I couldn’t help but hear — and, subsequently, after transcribing them, to then read — those uses of the word “quote” as an object of the sentences, rather than simply as verbal accentuation meant to highlight the words that immediately follow them, the spoken-punctuation equivalent to finger-quotes. For in Shields world, which is to say our own, “quote reality” is the reality that is constructed from pre-existing material. And “quote plagiarism” is the act of consciously utilizing chunks of material that already stand on their own, be they written phrases, or musical riffs, or image details.

It’s worth noting that those two chunks of what Shields says appear in immediate succession in the video, and when yoked together serve as a single statement, but they are clearly (at least in the video) sourced from different events.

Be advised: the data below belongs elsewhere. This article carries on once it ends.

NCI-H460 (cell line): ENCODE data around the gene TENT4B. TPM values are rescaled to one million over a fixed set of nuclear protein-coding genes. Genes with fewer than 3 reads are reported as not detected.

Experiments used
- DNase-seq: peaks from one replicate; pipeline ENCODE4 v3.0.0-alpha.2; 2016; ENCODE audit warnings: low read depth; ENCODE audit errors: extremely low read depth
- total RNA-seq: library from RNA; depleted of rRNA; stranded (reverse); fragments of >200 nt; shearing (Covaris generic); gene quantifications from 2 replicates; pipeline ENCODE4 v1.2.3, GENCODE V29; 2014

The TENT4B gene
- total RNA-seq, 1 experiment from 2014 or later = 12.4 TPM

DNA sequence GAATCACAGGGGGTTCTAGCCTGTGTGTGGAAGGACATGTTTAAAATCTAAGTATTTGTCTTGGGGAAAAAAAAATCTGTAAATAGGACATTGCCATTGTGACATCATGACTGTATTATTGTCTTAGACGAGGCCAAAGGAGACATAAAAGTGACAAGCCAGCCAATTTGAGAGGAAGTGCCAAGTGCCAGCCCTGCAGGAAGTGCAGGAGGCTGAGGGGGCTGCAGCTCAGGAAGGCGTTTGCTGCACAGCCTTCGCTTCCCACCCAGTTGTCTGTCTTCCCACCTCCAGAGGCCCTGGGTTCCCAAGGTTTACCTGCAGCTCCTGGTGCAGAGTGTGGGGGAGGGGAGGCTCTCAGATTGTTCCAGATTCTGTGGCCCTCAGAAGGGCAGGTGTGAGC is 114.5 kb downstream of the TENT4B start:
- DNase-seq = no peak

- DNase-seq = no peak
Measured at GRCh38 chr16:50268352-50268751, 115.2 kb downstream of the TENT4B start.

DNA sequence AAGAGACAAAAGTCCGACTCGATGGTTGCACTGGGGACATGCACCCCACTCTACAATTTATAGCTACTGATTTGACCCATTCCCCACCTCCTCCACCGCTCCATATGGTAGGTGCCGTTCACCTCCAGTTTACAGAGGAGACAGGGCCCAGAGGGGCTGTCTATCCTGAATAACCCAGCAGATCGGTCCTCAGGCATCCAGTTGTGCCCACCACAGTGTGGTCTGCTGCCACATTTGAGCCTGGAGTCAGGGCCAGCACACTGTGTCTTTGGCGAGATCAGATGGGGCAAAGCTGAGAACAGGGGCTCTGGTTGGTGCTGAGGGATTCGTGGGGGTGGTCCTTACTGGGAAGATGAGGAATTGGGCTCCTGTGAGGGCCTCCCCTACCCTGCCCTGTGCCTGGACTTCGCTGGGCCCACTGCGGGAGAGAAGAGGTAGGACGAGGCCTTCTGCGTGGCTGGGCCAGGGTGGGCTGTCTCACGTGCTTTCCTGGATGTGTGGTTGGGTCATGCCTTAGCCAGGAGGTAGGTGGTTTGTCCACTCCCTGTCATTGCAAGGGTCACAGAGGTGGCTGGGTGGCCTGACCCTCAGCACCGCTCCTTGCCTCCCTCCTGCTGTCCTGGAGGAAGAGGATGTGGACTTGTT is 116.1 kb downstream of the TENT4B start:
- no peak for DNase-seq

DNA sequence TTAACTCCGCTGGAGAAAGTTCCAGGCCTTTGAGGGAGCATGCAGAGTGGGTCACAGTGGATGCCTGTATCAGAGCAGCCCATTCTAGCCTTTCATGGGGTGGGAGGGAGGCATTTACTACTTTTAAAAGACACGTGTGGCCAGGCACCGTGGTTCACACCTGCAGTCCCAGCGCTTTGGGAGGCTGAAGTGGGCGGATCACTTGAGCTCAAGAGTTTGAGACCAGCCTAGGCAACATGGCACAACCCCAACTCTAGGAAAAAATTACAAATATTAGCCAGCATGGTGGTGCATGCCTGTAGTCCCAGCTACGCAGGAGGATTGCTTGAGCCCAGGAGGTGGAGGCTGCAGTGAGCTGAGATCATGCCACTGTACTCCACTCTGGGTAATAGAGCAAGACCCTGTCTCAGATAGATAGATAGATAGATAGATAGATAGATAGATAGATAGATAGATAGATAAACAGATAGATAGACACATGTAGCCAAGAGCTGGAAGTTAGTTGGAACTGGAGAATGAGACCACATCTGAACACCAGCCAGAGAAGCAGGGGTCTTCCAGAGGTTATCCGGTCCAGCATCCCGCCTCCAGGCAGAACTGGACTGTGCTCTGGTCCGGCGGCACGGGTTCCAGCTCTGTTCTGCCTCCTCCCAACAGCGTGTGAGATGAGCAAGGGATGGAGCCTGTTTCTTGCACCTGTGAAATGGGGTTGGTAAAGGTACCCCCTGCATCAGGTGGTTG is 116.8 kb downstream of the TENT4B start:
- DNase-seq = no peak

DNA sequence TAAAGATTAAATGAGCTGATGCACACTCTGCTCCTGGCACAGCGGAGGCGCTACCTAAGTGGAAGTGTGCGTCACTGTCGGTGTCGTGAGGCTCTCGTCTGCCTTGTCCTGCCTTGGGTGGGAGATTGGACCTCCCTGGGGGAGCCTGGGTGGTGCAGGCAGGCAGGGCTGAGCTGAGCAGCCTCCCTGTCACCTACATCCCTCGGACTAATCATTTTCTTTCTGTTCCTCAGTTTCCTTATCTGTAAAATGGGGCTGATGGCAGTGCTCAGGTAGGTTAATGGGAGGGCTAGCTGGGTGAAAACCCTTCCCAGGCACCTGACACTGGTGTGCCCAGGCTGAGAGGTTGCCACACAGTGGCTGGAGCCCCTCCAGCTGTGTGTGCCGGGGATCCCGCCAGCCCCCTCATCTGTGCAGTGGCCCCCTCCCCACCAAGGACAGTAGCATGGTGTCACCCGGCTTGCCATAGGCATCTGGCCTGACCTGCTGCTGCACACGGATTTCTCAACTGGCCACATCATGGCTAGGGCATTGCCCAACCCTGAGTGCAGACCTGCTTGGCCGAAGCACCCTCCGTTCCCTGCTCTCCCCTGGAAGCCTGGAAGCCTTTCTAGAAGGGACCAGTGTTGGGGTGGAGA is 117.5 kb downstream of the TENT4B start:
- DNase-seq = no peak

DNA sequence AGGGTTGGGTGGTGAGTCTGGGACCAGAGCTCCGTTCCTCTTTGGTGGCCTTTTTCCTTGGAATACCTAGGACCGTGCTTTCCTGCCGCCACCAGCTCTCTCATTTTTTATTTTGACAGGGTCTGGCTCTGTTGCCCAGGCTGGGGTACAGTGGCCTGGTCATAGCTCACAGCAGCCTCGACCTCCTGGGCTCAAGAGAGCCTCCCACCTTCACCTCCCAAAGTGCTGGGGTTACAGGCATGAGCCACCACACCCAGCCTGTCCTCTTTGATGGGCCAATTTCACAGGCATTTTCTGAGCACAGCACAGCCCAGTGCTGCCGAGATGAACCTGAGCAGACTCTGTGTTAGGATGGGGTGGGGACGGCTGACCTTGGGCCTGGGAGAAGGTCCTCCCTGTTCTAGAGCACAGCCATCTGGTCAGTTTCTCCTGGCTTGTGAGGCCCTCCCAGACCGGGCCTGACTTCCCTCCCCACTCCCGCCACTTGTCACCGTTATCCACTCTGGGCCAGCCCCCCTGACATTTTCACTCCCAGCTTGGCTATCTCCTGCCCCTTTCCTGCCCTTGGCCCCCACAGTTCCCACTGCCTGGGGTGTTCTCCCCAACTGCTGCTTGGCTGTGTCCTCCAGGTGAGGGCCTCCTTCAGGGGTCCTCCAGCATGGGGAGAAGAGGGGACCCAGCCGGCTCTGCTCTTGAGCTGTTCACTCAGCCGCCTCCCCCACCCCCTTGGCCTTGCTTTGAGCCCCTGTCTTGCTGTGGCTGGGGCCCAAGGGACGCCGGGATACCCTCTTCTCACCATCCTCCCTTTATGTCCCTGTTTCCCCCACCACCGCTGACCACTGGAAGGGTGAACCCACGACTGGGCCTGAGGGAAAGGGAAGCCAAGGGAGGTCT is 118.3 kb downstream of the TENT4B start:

Sacks’s review at More on Shields at His book Remote (1996) was a prescient reflection on an information-mediated existence, published just before the Internet made that a widespread reality. Remote was published the year after B.W. Powe’s superb Outage: A Journey into Electric City, and I recommend reading them in tandem. Lethem’s essay “The Ecstasy of Influence” is at

Update March 16, 2010: In his Sunday New York Times Book Review essay on Shields’s Reality Hunger on March 14, Luc Sante has a very different take on the book than did the Wall Street Journal’s Sacks. In the piece, Sante weighs in quite favorably, makes note of the Lethem connection, and draws the comparison to the role of appropriation in music — going even a step further, to touch on the aesthetic value of the fissures inherent in sampling (electronic fans, note the use of the word “glitch”), rather than merely focusing on the collage-like aspect of art-by-accrual.

Here’s a key section of the review: